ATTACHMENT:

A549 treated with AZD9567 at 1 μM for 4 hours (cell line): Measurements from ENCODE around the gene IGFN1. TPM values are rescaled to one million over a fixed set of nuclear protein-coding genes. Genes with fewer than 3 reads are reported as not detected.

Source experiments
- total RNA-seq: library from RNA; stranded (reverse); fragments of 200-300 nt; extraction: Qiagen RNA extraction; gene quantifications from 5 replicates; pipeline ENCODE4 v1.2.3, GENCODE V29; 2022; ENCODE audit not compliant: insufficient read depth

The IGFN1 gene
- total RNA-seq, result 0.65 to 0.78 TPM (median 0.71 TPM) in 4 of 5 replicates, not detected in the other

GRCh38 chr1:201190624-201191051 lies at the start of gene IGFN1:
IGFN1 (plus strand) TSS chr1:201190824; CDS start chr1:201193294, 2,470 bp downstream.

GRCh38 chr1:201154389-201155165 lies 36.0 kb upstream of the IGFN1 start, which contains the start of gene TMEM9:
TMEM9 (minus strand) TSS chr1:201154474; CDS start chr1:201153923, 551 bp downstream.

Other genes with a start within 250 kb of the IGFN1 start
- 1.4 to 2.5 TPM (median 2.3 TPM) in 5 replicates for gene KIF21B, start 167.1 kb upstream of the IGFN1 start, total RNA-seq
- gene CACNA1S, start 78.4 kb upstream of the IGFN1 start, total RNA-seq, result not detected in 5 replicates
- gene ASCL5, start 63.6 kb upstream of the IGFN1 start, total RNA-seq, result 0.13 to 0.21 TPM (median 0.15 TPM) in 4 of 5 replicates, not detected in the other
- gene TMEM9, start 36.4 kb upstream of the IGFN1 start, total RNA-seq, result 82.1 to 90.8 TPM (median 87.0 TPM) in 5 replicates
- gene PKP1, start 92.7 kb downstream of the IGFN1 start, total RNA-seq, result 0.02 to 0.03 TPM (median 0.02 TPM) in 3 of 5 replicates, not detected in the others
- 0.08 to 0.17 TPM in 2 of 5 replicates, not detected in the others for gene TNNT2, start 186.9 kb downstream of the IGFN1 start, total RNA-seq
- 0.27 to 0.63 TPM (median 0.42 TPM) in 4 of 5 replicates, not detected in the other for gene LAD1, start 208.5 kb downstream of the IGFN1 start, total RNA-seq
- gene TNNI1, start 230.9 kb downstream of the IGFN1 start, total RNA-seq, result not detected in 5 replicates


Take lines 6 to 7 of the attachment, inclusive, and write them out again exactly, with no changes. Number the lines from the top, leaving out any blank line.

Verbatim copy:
GRCh38 chr1:201190624-201191051 lies at the start of gene IGFN1:
IGFN1 (plus strand) TSS chr1:201190824; CDS start chr1:201193294, 2,470 bp downstream.